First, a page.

Figueroa v. USA
ORDER denying 9 Motion for Reconsideration and granting 10 Motion for Certificate of Appealability. Signed by Judge Janet Bond Arterton on 4/28/21. (Brinn, Hope)
UNITED STATES DISTRICT COURT
DISTRICT OF CONNECTICUT
Civil No. 3:16cv1075 (JBA)
UNITED STATES OF AMERICA,
April 28, 2021
RULING DENYING MOTION FOR RECONSIDERATION AND GRANTING MOTION FOR
CERTIFICATE OF APPEALABILITY
On May 25, 2018, Petitioner Angel Figueroa filed a motion for reconsideration of the Court’s
April 25, 2018 ruling denying his petition under 28 U.S.C. § 2255 and requests a certificate of
appealability. (Mot. [Doc. # 9] at 1; Request for Certificate [Doc. # 10].) For the reasons that follow,
Mr. Figueroa’s motion for reconsideration is denied, but a certificate of appealability will issue.
Motions for reconsideration “shall be filed and served within seven (7) days of the filing of
the decision or order from which such relief is sought, and shall be accompanied by a memorandum
setting forth concisely the controlling decisions or data the movant believes the Court overlooked.”
D. Conn. L. R. 7(c)(1). “The standard for granting [a motion for reconsideration] is strict, and
reconsideration will generally be denied unless the moving party can point to controlling decisions
or data that the court overlooked—matters, in other words, that might reasonably be expected to
alter the conclusion reached by the court.” Shrader v. CSX Transp., Inc., 70 F.3d 255, 257 (2d Cir.
1995). “The major grounds for justifying reconsideration are ‘an intervening change of controlling
law, the availability of new evidence, or the need to correct a clear error or manifest injustice.’”
Virgin Atl. Airways, Ltd. v. Nat’l Mediation Bd., 956 F.2d 1245, 1255 (2d Cir. 1992) (quoting 18
Charles Alan Wright & Arthur R. Miller, Federal Practice and Procedures § 4478 (1st ed. 1981)).
a. Motion for Reconsideration
Mr. Figueroa’s counsel untimely filed his motion for reconsideration thirty days after the
Court denied his petition without explanation for this delay. Thus, his motion for reconsideration is
procedurally defective and is denied. However, even if the merits were to be considered, they fail.
Mr. Figueroa discusses the Supreme Court’s decision in Class v. United States, 138 S. Ct. 798,
803 (2018), which is not an intervening change of controlling law regarding the enforceability of
appellate review waivers contained in guilty pleas because it issued before the ruling he challenges.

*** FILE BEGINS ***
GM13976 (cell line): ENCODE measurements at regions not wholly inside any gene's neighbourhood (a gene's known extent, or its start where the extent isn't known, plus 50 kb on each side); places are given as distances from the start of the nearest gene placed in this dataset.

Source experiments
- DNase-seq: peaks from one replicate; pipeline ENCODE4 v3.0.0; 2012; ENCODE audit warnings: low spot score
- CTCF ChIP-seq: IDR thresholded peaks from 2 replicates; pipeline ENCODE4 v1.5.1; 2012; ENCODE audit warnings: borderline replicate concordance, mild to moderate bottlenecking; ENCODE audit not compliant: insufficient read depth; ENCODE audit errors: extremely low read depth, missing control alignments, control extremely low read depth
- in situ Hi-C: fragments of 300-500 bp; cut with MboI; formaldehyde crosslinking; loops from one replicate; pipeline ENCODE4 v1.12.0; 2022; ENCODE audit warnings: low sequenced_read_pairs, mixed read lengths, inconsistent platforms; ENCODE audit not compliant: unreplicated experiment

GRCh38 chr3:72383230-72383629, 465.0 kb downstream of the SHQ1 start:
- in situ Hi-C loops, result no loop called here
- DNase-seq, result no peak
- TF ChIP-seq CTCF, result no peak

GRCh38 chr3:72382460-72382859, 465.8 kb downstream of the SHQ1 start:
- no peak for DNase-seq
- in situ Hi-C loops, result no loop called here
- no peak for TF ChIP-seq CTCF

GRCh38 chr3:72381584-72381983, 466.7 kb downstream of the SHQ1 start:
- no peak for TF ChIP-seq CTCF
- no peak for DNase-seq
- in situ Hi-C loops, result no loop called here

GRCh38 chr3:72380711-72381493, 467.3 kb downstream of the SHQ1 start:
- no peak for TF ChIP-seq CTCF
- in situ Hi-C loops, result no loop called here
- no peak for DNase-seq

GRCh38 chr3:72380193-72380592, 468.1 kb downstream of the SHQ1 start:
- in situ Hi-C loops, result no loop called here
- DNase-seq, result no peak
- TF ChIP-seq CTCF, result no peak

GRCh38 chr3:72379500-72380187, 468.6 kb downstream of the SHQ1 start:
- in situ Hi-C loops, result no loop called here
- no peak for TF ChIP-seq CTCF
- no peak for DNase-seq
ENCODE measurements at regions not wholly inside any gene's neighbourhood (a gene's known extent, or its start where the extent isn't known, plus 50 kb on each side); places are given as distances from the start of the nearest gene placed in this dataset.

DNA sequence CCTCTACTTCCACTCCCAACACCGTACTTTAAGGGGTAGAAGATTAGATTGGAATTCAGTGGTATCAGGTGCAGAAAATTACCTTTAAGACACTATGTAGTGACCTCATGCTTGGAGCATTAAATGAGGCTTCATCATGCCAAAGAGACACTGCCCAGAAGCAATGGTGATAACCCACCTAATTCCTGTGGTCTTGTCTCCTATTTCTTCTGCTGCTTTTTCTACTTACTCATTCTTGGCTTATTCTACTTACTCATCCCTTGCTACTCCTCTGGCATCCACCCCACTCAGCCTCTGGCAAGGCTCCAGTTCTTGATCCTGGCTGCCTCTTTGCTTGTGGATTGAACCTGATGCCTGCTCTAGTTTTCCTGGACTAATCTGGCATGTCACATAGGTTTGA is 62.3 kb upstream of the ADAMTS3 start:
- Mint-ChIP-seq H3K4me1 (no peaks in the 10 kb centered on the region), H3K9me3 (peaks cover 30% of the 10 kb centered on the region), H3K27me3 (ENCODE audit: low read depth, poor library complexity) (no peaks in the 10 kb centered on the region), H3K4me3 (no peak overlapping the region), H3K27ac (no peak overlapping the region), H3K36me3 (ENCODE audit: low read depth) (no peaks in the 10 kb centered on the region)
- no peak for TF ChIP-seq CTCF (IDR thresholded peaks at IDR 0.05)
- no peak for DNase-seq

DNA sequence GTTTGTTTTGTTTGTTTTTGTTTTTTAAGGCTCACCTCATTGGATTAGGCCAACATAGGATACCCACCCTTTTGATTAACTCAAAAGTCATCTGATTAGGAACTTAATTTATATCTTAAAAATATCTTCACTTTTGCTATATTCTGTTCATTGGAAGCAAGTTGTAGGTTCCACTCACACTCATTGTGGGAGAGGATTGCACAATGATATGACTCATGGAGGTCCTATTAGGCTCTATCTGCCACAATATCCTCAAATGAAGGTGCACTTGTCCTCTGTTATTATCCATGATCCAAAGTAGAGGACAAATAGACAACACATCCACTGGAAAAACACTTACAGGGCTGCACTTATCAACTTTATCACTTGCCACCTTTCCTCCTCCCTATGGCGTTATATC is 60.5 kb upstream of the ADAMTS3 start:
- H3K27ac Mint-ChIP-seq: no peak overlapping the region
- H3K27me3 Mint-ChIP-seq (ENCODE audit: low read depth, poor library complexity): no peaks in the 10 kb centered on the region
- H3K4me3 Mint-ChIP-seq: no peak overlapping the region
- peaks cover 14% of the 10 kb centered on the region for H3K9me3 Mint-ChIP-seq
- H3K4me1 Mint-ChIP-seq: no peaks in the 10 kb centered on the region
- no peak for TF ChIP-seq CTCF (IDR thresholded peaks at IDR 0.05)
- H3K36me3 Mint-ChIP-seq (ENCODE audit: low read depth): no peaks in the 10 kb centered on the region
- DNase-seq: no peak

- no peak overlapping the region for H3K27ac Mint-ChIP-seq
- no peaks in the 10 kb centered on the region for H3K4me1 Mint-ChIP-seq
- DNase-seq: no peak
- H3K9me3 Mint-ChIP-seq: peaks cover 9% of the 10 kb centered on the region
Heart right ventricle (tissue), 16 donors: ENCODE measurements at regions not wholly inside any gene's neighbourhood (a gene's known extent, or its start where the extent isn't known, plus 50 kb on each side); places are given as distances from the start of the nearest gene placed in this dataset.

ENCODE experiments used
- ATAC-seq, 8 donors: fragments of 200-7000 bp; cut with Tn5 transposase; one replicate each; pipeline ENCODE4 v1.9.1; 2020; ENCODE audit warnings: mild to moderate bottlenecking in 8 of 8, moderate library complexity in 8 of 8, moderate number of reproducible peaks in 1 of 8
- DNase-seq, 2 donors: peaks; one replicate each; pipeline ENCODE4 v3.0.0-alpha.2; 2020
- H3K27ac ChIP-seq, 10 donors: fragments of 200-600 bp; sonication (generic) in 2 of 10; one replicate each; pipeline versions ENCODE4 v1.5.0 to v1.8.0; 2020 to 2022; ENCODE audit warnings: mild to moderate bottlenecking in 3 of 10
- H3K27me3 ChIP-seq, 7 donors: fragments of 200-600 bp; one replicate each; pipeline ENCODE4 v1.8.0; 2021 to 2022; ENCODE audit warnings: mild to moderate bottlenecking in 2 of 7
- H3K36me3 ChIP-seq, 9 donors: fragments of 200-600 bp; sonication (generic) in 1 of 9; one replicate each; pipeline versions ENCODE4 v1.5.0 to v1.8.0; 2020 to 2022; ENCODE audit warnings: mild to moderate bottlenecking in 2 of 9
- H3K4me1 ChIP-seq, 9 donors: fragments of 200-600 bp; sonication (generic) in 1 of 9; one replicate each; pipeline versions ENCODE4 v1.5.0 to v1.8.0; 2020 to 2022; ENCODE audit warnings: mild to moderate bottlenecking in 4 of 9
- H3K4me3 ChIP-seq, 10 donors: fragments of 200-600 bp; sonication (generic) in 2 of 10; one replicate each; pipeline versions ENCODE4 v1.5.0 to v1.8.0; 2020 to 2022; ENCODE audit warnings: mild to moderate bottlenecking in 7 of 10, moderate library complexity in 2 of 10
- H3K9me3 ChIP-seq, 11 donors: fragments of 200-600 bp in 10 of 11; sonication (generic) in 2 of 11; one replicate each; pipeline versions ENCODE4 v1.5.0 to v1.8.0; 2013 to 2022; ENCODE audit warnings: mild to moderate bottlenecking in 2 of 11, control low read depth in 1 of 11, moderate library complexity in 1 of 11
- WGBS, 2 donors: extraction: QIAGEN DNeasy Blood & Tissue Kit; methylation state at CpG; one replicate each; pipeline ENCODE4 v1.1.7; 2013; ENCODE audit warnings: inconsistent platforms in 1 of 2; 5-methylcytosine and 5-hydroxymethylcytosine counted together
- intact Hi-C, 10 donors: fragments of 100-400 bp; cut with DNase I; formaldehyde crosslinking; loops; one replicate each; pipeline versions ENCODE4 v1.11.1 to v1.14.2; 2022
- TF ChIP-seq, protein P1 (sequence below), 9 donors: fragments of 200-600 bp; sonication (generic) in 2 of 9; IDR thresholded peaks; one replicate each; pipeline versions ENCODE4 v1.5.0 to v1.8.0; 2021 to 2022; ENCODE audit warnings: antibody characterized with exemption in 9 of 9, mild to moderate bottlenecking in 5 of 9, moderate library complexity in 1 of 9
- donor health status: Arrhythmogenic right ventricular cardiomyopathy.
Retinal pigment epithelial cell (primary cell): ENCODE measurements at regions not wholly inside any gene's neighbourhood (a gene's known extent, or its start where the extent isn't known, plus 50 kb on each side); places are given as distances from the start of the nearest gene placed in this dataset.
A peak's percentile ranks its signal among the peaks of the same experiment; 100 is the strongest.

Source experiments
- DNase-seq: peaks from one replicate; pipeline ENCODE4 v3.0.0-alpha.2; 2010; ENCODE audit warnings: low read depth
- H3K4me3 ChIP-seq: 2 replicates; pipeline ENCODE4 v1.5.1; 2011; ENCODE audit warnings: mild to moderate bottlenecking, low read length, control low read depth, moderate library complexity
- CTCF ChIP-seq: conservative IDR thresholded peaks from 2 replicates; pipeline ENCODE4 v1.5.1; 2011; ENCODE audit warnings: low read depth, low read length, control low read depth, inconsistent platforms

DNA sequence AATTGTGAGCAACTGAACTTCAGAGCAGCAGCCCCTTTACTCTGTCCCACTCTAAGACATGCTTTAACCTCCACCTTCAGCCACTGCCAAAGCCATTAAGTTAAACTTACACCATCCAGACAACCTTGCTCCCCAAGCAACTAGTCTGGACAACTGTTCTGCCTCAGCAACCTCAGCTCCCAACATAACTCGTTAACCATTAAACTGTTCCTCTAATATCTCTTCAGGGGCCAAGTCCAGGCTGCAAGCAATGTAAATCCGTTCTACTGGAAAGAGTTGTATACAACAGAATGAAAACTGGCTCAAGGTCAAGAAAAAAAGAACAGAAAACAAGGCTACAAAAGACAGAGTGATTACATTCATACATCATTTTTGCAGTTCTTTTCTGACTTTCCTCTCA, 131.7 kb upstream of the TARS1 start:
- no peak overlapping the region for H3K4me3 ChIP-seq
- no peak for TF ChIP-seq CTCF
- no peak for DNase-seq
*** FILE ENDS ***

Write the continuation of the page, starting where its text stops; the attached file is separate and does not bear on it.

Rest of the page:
Defendant relies on Class to claim that “enforcing the waiver in this case would result in a
miscarriage of justice.” (Mot. at 1-2.) In Class, the Supreme Court held that the acceptance of a guilty
plea alone does not bar a criminal defendant from later appealing that conviction on constitutional
grounds. 138 S. Ct. at 801-802. The defendant in Class had pleaded guilty to possessing a firearm on
U.S. Capitol grounds and waived certain rights, 1 but notably absent from the plea agreement was
any reference to a waiver of the right to directly appeal the conviction on constitutional grounds. Id.
The Supreme Court rejected the Government’s argument that “by entering a guilty plea, [a
defendant] inherently relinquishes his constitutional claims.” Id. at 802, 806. Since his plea
agreement did “not expressly refer to a waiver of the appeal right here at issue,” Class was
permitted to bring his constitutional claims on direct appeal. Id. at 806-807.
The Supreme Court’s holding in Class was limited to direct appeals and did not discuss its
applicability to waivers of collateral attacks. United States v. Peppers, 899 F.3d 211, 225,n.7 (3d Cir.
2018) (“The court’s holding [in Class], however, was cabined to direct appeal.”) Moreover, Mr.
Figueroa, unlike Class, expressly waived his right to appeal or collaterally attack his sentence as set
forth in the plea agreement. (Ruling at 3.) Class applied to guilty pleas only in the absence of express
waivers and Defendant provides no rationale as to why that holding would impact the analysis of
this case, where Mr. Figueroa agreed to such a waiver.
Class’s plea agreement waived: “(1) All defenses based upon the statute of limitations; (2) several
specified trial rights; (3) the right to appeal a sentence at or below the judicially determined,